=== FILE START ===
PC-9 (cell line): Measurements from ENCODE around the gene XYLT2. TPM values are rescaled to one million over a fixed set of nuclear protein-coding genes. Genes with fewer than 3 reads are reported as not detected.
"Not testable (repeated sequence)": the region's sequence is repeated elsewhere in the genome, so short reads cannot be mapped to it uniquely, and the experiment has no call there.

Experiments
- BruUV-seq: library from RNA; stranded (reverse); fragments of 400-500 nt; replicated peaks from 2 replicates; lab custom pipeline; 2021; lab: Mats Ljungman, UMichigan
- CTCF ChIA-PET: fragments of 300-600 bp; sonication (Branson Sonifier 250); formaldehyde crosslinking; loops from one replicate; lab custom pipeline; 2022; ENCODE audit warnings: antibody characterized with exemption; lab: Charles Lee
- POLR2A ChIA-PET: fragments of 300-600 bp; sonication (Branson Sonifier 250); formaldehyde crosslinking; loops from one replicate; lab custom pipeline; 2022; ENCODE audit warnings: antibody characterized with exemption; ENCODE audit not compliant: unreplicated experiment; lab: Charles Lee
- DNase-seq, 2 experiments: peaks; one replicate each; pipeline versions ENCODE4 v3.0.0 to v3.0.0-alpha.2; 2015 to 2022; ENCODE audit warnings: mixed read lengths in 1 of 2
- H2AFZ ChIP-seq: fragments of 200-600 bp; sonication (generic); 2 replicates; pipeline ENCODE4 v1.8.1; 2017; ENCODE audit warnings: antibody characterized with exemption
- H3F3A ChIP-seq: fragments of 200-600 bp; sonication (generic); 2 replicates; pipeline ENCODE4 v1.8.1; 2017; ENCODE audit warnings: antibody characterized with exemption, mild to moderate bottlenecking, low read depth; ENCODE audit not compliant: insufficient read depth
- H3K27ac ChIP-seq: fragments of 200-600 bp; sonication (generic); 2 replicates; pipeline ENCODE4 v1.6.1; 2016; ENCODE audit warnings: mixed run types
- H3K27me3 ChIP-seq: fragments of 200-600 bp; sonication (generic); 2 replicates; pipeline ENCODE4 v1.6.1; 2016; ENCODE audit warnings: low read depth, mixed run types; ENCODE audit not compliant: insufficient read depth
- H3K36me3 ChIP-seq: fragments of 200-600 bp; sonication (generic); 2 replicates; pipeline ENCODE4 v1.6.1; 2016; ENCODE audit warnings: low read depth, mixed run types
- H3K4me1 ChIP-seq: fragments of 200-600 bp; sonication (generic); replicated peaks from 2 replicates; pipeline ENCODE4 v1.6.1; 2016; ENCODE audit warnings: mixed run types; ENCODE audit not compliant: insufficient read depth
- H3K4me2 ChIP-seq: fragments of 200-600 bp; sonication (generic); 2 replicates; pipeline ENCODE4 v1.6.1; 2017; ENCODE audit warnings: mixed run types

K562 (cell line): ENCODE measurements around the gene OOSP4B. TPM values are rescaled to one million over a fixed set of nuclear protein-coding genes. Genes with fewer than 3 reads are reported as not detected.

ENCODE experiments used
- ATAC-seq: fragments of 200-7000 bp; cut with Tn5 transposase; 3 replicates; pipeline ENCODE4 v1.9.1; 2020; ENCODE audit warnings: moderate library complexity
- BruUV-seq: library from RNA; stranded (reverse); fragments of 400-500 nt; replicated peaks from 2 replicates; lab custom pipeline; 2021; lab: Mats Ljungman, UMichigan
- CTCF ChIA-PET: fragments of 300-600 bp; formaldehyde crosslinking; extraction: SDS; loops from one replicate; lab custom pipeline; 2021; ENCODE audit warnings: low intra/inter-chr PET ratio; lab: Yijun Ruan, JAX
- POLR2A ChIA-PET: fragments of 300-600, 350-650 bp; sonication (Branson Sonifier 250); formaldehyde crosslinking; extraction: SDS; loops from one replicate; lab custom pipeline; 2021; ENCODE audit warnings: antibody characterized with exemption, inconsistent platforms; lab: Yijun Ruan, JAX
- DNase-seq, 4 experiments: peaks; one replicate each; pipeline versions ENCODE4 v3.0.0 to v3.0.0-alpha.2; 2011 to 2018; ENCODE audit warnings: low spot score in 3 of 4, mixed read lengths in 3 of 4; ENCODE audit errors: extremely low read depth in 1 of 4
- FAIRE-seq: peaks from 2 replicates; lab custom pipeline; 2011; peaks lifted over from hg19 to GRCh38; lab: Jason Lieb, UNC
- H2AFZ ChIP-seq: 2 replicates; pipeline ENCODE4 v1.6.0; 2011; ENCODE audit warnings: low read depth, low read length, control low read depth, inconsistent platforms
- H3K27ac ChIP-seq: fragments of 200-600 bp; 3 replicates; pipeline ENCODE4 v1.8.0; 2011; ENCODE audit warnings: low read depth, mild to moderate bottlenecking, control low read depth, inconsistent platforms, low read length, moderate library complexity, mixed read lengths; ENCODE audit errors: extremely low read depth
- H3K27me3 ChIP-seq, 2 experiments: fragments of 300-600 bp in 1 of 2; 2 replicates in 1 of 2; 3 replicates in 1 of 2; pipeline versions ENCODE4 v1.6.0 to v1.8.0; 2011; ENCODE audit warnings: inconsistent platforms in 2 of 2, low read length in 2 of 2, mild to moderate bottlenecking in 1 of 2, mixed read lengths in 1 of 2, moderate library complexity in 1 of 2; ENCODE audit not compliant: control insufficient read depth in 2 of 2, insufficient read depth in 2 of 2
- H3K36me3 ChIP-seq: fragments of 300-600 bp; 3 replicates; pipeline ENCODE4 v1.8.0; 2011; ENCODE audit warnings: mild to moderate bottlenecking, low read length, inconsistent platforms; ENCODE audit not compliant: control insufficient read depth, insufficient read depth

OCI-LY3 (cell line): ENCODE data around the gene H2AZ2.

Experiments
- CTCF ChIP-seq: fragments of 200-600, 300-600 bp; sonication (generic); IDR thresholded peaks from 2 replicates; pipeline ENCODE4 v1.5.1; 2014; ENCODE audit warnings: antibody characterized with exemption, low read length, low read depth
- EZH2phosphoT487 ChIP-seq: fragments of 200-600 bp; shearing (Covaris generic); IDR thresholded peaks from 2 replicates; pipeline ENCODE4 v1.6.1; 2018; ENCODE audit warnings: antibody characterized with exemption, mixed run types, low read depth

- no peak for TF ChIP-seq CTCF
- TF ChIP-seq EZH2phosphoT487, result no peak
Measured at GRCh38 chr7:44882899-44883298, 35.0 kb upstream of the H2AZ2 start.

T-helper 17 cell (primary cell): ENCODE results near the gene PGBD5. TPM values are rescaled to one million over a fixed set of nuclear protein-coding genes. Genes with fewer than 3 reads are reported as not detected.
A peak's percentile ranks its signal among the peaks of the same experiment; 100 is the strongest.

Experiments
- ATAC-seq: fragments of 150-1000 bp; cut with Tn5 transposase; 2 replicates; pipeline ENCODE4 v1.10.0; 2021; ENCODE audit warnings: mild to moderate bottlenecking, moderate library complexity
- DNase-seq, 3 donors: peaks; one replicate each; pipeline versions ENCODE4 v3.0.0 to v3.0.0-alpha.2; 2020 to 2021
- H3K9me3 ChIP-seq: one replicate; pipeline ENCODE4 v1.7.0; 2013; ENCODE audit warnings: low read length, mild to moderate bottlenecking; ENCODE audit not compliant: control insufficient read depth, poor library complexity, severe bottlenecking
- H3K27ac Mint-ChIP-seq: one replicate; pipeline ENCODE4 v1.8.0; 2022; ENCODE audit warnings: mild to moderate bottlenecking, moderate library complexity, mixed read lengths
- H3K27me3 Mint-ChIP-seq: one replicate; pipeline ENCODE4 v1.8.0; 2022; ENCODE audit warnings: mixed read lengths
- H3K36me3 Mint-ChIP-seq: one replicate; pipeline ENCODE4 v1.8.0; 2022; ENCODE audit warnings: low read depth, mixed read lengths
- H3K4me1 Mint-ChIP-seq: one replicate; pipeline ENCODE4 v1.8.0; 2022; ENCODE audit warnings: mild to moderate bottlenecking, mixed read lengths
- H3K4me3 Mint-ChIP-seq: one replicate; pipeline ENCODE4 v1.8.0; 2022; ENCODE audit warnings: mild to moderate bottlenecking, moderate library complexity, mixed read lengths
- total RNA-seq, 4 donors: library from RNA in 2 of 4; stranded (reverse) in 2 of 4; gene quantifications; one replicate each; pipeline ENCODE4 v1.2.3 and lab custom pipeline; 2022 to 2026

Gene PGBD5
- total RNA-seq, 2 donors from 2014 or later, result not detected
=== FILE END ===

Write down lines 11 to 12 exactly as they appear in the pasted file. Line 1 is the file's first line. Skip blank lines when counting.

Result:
- H3K27me3 ChIP-seq: fragments of 200-600 bp; sonication (generic); 2 replicates; pipeline ENCODE4 v1.6.1; 2016; ENCODE audit warnings: low read depth, mixed run types; ENCODE audit not compliant: insufficient read depth
- H3K36me3 ChIP-seq: fragments of 200-600 bp; sonication (generic); 2 replicates; pipeline ENCODE4 v1.6.1; 2016; ENCODE audit warnings: low read depth, mixed run types